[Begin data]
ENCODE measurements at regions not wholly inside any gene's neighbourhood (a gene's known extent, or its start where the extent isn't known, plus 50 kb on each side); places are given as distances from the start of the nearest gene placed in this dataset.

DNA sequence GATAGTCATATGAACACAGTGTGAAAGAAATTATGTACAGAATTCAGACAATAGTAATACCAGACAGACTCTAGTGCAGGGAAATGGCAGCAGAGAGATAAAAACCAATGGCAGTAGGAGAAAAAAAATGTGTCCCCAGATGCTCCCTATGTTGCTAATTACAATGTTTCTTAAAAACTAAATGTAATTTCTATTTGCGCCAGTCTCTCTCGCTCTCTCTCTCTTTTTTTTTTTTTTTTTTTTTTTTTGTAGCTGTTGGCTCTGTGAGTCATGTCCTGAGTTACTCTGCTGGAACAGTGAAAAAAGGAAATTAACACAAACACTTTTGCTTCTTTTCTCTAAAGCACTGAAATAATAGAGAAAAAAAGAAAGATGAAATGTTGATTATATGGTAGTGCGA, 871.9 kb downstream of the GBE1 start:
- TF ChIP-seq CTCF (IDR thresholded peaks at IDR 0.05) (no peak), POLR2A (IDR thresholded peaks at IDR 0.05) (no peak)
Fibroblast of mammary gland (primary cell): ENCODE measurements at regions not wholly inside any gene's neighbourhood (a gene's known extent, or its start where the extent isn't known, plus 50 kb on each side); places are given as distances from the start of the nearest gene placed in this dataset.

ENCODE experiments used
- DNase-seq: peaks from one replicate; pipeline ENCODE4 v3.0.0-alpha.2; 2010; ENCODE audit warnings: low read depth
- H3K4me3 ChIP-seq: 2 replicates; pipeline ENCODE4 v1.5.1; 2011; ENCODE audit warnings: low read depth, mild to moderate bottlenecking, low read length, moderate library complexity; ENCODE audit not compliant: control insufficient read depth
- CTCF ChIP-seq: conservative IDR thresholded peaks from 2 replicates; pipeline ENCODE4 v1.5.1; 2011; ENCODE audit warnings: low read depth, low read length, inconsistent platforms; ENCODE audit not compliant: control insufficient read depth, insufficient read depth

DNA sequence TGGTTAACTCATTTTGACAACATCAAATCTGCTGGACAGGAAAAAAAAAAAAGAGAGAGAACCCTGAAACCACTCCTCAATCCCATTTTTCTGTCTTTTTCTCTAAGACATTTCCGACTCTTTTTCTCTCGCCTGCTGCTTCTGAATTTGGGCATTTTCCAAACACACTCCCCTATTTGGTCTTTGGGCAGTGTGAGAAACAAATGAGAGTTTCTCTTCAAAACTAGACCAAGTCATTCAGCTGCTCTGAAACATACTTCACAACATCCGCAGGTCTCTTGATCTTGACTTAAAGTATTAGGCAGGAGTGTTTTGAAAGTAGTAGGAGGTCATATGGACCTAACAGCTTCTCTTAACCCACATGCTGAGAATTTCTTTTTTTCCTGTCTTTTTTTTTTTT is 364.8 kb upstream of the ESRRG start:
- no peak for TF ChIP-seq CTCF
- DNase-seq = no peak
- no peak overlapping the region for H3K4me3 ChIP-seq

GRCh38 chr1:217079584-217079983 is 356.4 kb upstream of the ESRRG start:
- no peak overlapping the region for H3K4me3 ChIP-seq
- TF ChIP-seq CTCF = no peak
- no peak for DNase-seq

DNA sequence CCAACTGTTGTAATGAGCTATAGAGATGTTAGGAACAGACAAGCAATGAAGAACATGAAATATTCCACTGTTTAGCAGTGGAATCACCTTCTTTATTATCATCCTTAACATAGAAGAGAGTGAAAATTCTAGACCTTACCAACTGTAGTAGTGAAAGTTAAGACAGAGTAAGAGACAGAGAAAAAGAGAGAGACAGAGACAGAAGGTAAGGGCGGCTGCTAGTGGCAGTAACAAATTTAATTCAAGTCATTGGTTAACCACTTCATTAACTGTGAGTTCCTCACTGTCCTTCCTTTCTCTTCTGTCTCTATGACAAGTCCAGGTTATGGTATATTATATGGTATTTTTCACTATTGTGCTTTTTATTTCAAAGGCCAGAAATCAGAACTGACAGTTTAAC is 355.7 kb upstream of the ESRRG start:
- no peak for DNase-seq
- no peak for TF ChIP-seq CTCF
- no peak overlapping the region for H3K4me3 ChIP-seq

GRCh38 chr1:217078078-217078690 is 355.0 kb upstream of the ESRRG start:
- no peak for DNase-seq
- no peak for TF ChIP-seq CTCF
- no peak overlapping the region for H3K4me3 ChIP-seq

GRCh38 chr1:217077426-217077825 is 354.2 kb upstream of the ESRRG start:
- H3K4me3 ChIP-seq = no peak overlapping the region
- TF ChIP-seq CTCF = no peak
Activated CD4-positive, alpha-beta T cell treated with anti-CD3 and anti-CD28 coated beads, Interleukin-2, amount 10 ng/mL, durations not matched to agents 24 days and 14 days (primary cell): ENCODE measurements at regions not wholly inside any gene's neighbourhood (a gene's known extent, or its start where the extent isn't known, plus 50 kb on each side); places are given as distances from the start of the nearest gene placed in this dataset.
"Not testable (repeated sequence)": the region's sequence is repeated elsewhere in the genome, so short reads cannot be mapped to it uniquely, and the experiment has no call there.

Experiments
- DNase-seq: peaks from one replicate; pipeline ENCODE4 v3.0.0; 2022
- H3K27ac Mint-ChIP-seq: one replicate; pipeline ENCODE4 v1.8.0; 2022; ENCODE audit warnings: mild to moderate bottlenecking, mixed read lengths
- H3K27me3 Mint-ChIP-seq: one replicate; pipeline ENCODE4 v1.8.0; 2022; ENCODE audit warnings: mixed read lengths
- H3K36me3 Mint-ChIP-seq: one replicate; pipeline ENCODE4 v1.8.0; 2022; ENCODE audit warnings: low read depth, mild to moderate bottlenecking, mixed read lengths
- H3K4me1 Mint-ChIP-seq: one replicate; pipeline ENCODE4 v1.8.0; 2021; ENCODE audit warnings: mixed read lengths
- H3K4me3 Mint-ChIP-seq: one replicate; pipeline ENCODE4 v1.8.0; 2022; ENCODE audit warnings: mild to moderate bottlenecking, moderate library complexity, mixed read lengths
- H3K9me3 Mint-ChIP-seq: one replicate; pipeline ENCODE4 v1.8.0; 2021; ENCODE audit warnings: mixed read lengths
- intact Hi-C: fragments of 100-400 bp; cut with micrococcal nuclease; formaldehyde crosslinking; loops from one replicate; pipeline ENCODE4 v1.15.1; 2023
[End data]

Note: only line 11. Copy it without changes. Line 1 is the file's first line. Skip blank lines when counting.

- DNase-seq = no peak